At the conclusion of World War II, having seen an influx of refugees fleeing Nazi Europe, the fledgling Gateshead yeshiva had grown to a student body of 120. Around 1947, Rabbi Gurwicz’s brother-in-law Rabbi Leib Lopian, at that time a faculty member of the Gateshead Kollel, wrote to the former in London urging him to contribute his vast talents to the burgeoning yeshiva. Rabbi Gurwicz was invited to join the staff of the Gateshead Yeshiva, an offer he duly accepted.

Under Rabbi Gurwicz’s leadership, the number of pupils at the yeshiva increased many times over. He also served as the revered leader of the British Agudah. Rabbi Gurwicz led the yeshiva until his death in 1982. At his funeral, eulogies were delivered by Rabbi Bezalel Rakow, Rabbi of Gateshead; Rabbi Shammai Zahn, Rosh Yeshiva of Sunderland; Rabbi Avraham Gurwicz, son of the deceased, and Rabbi Matisyahu Salomon and Rabbi Zeev Cohen, dean and principal of Gateshead Yeshiva, respectively. Rabbi Gurwicz’s coffin was carried by his past and present pupils, through the streets of Gateshead, past the synagogue and kollel. Then the cortege of about 1,000 people made its way to Newcastle airport where the coffin was flown to London, and from Stansted Airport to Israel. The interment took place in Jerusalem, where more tributes were paid by leading Israeli rabbis.

Rabbi Gurwicz was survived by his second wife Malka and three sons: Dovid, an electronics engineer, Rabbi Abraham Gurwicz, who succeeded his father as Rosh Yeshiva, and Rabbi Chaim Ozer Gurwicz, a lecturer at a yeshiva in Jerusalem. Rabbi Avraham Gurwicz is a son-in-law of his uncle, Rabbi Leib Lopian. Rabbi Gurwicz also left a daughter Sarah, married to Rabbi Zvi Kushelevsky, head of a Jerusalem yeshiva.

The London beth din kashrut division operates under the leadership of its director, Rabbi Jeremy Conway, a graduate of Gateshead yeshiva, the Mirrer in Jerusalem and Kollel Chacham Zvi in Amsterdam. Formerly the Rav of the Beth Hamedrash Hagadol in Leeds, he was approached by Dayan Ehrentreu and appointed to head the division in 1988. Under his direction the department produced the really Jewish food guide, launched a website (, and expanded and improved the entire hashgacha system. Rabbi Conway is a popular lecturer and broadcaster, and has delivered several keynote addresses to European food industry conferences.


Pease Pudding

Pease pudding, sometimes known as Pease pottage or Pease porridge, is a baked vegetable product, which mainly consists of split yellow or Carlin peas, water, salt and spices. It is similar in texture to hummus, light yellow in colour, with a mild taste. Pease pudding was traditionally produced in England, especially in the industrial Northern areas – although it is now widely available, often in butcher’s shops.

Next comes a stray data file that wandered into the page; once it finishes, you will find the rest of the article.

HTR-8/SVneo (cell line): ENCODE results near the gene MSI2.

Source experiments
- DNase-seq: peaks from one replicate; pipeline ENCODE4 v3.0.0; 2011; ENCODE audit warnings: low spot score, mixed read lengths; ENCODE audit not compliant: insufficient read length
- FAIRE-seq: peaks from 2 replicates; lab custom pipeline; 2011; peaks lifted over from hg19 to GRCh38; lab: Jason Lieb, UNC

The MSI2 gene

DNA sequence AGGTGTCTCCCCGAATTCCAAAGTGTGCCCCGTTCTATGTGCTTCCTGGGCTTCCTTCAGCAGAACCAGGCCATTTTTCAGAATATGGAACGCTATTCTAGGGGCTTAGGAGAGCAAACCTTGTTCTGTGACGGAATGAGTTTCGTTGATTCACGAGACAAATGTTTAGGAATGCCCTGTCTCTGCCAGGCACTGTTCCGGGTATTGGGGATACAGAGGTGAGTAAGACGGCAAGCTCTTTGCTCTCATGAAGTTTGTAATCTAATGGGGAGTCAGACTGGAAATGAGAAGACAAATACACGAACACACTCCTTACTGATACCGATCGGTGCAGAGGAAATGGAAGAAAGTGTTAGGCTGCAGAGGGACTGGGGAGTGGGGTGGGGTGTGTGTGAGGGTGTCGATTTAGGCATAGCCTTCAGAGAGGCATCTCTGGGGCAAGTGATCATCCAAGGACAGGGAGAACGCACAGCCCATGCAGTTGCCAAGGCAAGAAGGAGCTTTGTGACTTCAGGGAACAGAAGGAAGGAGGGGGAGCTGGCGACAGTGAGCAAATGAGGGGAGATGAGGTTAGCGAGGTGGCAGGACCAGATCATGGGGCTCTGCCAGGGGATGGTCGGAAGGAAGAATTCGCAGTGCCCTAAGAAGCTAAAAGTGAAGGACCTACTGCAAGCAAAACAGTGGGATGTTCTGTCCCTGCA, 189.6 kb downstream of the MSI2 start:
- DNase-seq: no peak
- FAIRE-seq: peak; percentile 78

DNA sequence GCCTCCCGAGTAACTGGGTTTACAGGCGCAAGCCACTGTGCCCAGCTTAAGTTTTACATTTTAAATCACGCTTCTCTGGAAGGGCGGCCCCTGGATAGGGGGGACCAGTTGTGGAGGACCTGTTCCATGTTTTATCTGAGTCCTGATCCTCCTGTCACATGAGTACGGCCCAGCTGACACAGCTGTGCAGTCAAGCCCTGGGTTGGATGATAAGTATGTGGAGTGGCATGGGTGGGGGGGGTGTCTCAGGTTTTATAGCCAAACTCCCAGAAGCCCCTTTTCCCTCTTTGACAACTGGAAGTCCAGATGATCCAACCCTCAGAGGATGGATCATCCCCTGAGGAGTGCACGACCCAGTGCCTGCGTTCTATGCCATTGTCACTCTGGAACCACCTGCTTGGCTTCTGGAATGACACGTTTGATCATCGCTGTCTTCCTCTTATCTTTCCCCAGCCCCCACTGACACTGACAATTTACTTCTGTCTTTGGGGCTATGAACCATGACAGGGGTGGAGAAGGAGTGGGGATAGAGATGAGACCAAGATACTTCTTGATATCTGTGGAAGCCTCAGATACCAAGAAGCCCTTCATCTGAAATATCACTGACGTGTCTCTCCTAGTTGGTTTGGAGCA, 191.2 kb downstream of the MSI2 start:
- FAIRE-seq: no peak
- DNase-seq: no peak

1. Soak the peas as instructed.
  2. Drain the peas and place in a pan with the halved onion, bouquet garni and 300 ml (½ pint) of water or vegetable stock.
  3. Bring to the boil, cover and simmer for approx. an hour or until tender. Stir occasionally, adding extra boiling water or stock as required.
  4. Blend the peas to produce a smooth puree, add the beaten egg and season. The puree should resemble a thick paste.
  5. Either place the puree into a greased and floured pudding cloth, tie it securely and boil in the beef stock for 1 hour. Alternatively, place in a shallow, greased ovenproof dish, level the surface and bake in a pre-heated oven 180°C; 350°F: Gas 4 for 30 minutes.

The Singin’ Hinnie

The Singin’ Hinnie from Northumberland, contains dried fruits. The Singin’ Hinnie is so-called because it sizzles as it cooks. You will discover, if you make it, why there was a special implement called Singin’ Hinnie hands to turn it over. This operation is quite difficult, best carried out with a fish slice in either hand. The Singin’ Hinnie is served hot, straight from the griddle, slit crossways and buttered and cut into wedges. It is a wonderful, easy, hot snack, good to welcome people home with on cold winter evenings.



  1. Put the flour, salt, bicarbonate of soda and cream of tartar into a bowl and rub in the lard or butter. Toss in the currants.
  2. Make a well in the centre and mix in the milk. Mix everything to a dough.
  3. Knead the dough lightly and roll it into a round about 10 inches (25 cm) across and 3/4 inch (2 cm) thick.
  4. Heat a lightly greased griddle on a low heat. Put on the dough and cook it until it is golden brown on each side and cooked through, about 15 minutes altogether. If you are using an electric with a concentrated circle of heat, you may find that you will need to turn the electric off completely for a time and let the hinnie cook on heat stored in the ring and the griddle.
  5. Serve the hinnie hot, split and buttered.

Tatie Stovies



  1. Melt the dripping in a large casserole.
  2. Add sliced potatoes, meat and onion in layers with seasoning.
  3. Pour in the stock or water, almost to cover.
  4. Cook slowly until the potatoes are soft and floury and the liquid almost absorbed – at least 1 hour.

A suet crust can be cooked on top of the mixture.

The words of this author reflect his/her own opinions and do not necessarily represent the official position of the Orthodox Union.